Cooper met a deputy who was the law of the town, a man driven to keep a quiet place safe and peaceful. There was a young, single mother who served him his breakfast at a little diner, who knew everyone and how each one of them liked their eggs. A search and rescue pilot who looked more suited for a modeling career and a teenage boy who was too alone. The town, so ordinary and unaffected, was populated by people who seemed to fit together like the last two pieces of a puzzle. And something bizarre began to happen, something that had never happened to him before. They began to draw him in despite the fact that he was ready to move on.

Something snagged his heart, something he was more than ready to resist. A kind-hearted town, a beautiful woman, a fatherless boy. A heart-stopping view. Feelings of responsibility, feelings of desire. In his mind he heard, Run Cooper, run. And he thought—Tomorrow I leave. He knew he couldn’t stay because he never had. But that little town and its people tugged at him.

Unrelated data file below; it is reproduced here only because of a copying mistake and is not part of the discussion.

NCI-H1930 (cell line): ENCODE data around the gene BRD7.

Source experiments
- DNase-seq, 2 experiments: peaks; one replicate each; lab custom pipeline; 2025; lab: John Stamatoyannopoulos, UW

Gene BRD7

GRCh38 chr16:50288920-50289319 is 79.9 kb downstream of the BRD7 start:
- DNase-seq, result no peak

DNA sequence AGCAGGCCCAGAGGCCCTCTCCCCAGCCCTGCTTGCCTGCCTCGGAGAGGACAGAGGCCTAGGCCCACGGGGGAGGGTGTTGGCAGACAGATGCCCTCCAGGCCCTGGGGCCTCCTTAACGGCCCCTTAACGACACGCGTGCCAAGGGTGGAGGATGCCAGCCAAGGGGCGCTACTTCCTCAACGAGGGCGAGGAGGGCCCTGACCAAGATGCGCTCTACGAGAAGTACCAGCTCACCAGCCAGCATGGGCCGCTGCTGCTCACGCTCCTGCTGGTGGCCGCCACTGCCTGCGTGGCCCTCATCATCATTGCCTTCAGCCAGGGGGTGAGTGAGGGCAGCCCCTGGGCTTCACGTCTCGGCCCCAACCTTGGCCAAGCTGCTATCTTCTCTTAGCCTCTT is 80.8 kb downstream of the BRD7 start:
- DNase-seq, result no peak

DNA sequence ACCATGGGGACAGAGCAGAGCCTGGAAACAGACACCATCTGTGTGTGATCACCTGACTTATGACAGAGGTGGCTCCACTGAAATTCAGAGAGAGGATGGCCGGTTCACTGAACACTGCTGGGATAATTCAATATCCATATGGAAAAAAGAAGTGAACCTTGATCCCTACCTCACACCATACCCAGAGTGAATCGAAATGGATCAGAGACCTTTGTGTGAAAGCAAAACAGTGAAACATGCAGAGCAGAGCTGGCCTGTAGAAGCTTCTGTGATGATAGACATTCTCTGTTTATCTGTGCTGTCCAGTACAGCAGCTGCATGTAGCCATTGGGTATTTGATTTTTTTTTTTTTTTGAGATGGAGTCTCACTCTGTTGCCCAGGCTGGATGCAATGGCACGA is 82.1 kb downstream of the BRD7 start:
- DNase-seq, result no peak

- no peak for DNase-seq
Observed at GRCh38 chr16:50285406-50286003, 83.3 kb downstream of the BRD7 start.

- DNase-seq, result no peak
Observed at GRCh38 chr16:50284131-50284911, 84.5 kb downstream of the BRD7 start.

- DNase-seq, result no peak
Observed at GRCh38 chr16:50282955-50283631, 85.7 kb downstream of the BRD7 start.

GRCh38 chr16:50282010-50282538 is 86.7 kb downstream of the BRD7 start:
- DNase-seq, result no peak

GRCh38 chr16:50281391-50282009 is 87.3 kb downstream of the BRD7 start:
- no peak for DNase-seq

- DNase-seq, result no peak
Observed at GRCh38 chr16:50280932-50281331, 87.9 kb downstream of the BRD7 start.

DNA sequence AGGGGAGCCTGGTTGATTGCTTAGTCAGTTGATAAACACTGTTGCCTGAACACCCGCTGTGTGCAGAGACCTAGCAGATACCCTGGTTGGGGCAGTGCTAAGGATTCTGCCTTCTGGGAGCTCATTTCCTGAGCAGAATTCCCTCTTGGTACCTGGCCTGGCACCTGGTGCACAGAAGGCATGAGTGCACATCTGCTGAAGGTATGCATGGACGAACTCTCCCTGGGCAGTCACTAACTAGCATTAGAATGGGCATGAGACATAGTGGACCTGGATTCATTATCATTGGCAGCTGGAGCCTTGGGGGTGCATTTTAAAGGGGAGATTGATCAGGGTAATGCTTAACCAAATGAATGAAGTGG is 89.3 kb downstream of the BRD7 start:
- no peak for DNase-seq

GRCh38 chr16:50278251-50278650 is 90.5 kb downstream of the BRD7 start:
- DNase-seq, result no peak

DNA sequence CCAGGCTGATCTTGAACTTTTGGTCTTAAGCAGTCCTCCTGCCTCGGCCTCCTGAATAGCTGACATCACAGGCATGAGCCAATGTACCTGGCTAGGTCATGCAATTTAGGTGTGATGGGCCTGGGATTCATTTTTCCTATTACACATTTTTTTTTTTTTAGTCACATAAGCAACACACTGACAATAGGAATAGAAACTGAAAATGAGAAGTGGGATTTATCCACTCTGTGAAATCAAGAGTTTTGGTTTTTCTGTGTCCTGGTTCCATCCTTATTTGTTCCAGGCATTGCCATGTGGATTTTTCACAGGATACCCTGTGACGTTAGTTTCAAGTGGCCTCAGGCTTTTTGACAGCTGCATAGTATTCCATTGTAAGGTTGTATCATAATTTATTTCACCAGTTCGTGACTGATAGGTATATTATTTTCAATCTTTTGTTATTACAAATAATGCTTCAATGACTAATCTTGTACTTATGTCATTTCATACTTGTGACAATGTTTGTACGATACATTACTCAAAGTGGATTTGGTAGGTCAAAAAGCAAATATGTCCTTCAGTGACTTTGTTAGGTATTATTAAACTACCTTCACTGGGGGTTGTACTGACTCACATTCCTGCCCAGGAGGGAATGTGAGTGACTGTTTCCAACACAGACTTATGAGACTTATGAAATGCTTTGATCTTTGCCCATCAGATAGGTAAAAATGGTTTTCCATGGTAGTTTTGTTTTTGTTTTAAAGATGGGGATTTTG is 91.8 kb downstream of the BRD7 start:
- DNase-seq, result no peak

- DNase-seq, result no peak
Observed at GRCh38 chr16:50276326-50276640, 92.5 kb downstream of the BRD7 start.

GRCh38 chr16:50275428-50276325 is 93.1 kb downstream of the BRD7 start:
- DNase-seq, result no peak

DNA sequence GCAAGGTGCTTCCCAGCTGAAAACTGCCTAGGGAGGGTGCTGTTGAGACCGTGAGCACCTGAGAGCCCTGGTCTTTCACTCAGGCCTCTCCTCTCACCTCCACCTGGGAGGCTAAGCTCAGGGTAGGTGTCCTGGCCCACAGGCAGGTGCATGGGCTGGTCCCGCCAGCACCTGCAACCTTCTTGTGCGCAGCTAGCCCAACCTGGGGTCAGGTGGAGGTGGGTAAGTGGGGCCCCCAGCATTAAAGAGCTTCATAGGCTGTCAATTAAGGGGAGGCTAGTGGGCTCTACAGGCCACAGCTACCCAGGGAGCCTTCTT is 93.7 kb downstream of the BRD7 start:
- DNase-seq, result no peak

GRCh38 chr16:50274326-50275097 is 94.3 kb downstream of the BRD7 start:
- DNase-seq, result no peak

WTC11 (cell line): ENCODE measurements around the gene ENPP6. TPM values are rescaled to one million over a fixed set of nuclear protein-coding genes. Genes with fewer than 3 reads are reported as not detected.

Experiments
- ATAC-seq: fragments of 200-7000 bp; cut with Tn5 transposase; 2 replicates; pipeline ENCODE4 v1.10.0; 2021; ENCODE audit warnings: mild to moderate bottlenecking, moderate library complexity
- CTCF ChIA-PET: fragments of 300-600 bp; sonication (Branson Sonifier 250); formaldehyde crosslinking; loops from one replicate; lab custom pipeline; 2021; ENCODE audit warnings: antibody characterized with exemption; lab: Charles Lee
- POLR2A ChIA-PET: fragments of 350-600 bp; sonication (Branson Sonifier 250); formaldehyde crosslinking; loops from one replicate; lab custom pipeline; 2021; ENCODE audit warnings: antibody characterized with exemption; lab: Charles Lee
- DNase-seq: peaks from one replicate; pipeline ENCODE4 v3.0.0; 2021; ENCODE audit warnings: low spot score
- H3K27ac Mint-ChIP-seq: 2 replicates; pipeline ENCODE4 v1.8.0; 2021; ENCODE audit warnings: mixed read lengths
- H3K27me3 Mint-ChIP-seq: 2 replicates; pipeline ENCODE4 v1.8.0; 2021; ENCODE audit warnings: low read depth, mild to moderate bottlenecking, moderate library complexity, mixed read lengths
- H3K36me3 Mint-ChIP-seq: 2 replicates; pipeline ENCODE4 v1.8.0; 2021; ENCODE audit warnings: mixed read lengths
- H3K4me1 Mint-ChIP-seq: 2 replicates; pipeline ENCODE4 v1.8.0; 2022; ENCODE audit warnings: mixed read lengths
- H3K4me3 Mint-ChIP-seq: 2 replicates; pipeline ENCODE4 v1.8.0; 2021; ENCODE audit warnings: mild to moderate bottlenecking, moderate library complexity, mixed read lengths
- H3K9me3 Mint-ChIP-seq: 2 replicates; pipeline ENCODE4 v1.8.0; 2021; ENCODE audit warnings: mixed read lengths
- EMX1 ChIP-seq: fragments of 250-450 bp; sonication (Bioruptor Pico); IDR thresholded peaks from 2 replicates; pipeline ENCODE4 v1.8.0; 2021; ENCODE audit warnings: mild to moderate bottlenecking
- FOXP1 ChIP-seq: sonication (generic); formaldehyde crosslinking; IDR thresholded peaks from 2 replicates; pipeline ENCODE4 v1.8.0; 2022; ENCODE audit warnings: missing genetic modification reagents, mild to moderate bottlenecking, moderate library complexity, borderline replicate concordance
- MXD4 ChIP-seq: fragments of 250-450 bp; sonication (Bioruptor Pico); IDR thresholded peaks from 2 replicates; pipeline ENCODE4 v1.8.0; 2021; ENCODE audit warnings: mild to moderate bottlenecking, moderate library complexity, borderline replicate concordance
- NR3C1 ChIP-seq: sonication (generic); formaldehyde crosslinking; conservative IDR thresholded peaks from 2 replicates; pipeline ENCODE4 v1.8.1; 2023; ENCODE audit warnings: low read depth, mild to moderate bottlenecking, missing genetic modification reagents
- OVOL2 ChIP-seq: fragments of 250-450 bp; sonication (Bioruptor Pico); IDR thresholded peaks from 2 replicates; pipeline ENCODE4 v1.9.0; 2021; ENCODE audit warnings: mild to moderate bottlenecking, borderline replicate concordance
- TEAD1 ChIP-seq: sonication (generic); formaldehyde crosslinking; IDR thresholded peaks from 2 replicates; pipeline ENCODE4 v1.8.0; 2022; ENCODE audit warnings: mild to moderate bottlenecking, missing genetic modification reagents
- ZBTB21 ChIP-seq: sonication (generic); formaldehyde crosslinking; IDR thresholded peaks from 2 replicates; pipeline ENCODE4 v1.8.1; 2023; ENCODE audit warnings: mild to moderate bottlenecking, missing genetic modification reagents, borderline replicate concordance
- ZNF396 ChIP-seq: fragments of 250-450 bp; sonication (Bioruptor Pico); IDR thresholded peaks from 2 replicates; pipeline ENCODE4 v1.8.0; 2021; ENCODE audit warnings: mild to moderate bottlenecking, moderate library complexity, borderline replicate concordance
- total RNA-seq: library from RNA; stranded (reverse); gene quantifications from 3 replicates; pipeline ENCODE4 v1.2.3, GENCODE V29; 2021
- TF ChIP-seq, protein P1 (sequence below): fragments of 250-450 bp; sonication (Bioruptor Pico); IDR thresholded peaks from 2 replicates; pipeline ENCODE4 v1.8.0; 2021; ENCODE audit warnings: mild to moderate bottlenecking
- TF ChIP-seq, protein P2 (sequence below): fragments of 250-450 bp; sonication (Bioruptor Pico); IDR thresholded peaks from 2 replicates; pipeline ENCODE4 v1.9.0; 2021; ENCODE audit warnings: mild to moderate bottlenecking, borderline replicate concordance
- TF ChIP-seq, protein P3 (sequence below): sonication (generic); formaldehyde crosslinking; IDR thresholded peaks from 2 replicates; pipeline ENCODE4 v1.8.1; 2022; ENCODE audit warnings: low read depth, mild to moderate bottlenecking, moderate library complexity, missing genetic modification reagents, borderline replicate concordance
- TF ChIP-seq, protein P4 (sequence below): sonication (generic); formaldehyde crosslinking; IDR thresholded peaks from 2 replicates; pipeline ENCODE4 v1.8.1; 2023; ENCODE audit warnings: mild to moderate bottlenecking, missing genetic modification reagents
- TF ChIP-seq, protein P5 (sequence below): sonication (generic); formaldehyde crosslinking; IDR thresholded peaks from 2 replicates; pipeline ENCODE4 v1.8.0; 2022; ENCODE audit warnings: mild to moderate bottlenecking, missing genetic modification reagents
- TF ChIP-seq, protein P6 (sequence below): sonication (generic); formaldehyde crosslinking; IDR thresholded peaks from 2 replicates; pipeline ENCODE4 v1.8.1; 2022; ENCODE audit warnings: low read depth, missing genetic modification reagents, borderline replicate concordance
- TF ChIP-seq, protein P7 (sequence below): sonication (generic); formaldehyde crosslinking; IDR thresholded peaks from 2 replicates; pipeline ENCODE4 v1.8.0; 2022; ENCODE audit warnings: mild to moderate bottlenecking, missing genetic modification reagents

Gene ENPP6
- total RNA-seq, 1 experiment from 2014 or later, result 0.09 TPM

The town is called Thunder Point, and you’d never know to look at it that dreams are built there.

I received a copy of this book in exchange for a fair review. Only my review expresses the opinions of this blog.
Enhanced by Zemanta

No comments:

Post a Comment

Thank you for visiting my blog and taking the time to comment! I really appreciate it! I read each and every response, and I love hearing thoughts and opinions from fellow bloggers, readers, and authors. If you have a blog, please leave a link so I can visit you back. Thank you.

I try to answer most comments, so if you would like to read my response, please visit often. Or, just click the "Email follow-up comments to [...]" box before publishing, to receive notification of new comments.

If you have to leave a comment anonymously, don't leave one at all. I will delete it. Own up to your thoughts.